Some workers this year have managed to tuck away slightly more into their retirement accounts than last year, according to new analysis. But that doesn't mean tax-deferred account balances are increasing.
The average pretax amount employees contributed to retirement plans was $3,187 in the first half of 2008, up 1.4 percent from $3,142 in the first half of 2007, according to an analysis of Fidelity's 16,723 corporate defined contribution plans representing 11.5 million participants. But the typical account balance is over $5,000 lower than last year.
The average defined contribution plan balance was $64,000 at the end of June 2008, down 7.5 percent from $69,200 in June 2007 because of market impacts, Fidelity found. Almost every financial adviser will tell you that only long-term returns matter when it comes to retirement (unless you are retiring very soon). And averages don't always tell the whole story for individual employees. But saving more and having less in your account a year later still stings a little bit.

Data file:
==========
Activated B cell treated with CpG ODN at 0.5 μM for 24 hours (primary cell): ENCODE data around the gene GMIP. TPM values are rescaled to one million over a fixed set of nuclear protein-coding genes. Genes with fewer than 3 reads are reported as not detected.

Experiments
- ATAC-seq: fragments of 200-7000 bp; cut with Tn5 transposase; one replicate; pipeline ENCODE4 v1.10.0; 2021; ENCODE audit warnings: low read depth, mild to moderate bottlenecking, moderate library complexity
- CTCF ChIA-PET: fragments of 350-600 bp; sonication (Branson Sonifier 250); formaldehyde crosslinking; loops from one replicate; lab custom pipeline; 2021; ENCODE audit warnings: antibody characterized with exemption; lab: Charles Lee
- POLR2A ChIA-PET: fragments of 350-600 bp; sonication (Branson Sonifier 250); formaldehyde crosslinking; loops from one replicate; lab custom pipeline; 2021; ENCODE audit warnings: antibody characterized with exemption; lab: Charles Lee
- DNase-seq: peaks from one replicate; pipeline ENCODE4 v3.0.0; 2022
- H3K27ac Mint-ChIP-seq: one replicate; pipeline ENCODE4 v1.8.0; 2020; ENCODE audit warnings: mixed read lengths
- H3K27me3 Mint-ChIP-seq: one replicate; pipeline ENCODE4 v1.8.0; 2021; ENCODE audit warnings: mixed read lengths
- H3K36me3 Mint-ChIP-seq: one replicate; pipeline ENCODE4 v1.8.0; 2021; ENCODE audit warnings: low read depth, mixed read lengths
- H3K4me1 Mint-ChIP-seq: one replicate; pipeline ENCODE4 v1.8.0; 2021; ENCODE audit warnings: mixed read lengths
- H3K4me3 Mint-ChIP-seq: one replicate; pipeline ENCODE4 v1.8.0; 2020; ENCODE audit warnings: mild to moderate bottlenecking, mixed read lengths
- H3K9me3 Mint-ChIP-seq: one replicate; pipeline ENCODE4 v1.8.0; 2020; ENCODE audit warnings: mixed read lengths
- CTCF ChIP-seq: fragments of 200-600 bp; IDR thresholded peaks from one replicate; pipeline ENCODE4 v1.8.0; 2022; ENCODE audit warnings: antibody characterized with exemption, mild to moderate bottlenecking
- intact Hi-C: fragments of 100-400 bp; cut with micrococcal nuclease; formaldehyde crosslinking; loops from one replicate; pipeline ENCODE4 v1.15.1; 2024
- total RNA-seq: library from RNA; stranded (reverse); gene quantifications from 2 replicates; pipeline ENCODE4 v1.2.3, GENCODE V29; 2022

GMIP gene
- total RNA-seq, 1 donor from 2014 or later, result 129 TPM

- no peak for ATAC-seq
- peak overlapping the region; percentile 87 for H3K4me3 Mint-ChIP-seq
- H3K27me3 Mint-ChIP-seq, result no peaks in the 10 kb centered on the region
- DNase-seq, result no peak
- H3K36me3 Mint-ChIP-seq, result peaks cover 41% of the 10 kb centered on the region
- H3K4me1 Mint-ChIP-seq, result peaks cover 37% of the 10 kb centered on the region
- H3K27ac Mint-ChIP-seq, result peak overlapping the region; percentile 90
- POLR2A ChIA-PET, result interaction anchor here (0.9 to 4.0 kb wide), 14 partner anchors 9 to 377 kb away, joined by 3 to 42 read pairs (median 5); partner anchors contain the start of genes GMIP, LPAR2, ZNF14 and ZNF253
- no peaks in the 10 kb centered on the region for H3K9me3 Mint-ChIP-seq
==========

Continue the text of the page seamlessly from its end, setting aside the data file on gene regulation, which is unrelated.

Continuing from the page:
The picture is slightly rosier for participants who stuck with the same workplace savings plan in both the first half of 2008 and 2007. The average pretax contribution among continuous participants increased by 7 percent to $3,512 in the first half of 2008, up from $3,283 last year. Account balances for those employees were $71,500, down less than 1 percent from $72,000 at the end of June 2007, although still slightly in the red.
Of course, the big winner is Fidelity, which boasts managed assets of more than $1.5 trillion as of June 30 and collects fees on your retirement account regardless of how the market performs. Perhaps this is one of the reasons the Urban Institute predicts that personal financial advisers will be among the fastest-growing jobs for aging baby boomers.